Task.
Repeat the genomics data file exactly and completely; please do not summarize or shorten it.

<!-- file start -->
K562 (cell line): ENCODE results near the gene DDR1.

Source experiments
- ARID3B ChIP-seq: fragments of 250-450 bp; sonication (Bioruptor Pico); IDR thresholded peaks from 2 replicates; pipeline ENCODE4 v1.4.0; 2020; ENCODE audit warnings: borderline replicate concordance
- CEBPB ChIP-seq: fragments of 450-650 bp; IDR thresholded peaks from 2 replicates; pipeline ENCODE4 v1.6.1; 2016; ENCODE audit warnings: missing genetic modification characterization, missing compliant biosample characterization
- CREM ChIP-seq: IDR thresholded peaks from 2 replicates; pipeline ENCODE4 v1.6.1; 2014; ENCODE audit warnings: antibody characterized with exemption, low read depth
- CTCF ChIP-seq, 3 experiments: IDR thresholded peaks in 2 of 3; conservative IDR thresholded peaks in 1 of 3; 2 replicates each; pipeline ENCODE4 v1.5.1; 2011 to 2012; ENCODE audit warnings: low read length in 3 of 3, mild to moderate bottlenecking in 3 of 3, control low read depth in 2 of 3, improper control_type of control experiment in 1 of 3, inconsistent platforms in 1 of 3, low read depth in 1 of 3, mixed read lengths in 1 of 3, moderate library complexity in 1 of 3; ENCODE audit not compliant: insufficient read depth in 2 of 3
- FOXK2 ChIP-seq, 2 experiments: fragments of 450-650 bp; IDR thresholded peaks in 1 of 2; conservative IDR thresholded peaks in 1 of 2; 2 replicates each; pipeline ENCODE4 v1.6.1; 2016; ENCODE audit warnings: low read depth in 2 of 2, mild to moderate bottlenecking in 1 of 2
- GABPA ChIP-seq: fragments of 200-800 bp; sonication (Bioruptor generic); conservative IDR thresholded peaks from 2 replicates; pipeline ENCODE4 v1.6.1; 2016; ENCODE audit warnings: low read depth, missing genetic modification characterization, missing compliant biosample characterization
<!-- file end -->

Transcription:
K562 (cell line): ENCODE results near the gene DDR1.

Source experiments
- ARID3B ChIP-seq: fragments of 250-450 bp; sonication (Bioruptor Pico); IDR thresholded peaks from 2 replicates; pipeline ENCODE4 v1.4.0; 2020; ENCODE audit warnings: borderline replicate concordance
- CEBPB ChIP-seq: fragments of 450-650 bp; IDR thresholded peaks from 2 replicates; pipeline ENCODE4 v1.6.1; 2016; ENCODE audit warnings: missing genetic modification characterization, missing compliant biosample characterization
- CREM ChIP-seq: IDR thresholded peaks from 2 replicates; pipeline ENCODE4 v1.6.1; 2014; ENCODE audit warnings: antibody characterized with exemption, low read depth
- CTCF ChIP-seq, 3 experiments: IDR thresholded peaks in 2 of 3; conservative IDR thresholded peaks in 1 of 3; 2 replicates each; pipeline ENCODE4 v1.5.1; 2011 to 2012; ENCODE audit warnings: low read length in 3 of 3, mild to moderate bottlenecking in 3 of 3, control low read depth in 2 of 3, improper control_type of control experiment in 1 of 3, inconsistent platforms in 1 of 3, low read depth in 1 of 3, mixed read lengths in 1 of 3, moderate library complexity in 1 of 3; ENCODE audit not compliant: insufficient read depth in 2 of 3
- FOXK2 ChIP-seq, 2 experiments: fragments of 450-650 bp; IDR thresholded peaks in 1 of 2; conservative IDR thresholded peaks in 1 of 2; 2 replicates each; pipeline ENCODE4 v1.6.1; 2016; ENCODE audit warnings: low read depth in 2 of 2, mild to moderate bottlenecking in 1 of 2
- GABPA ChIP-seq: fragments of 200-800 bp; sonication (Bioruptor generic); conservative IDR thresholded peaks from 2 replicates; pipeline ENCODE4 v1.6.1; 2016; ENCODE audit warnings: low read depth, missing genetic modification characterization, missing compliant biosample characterization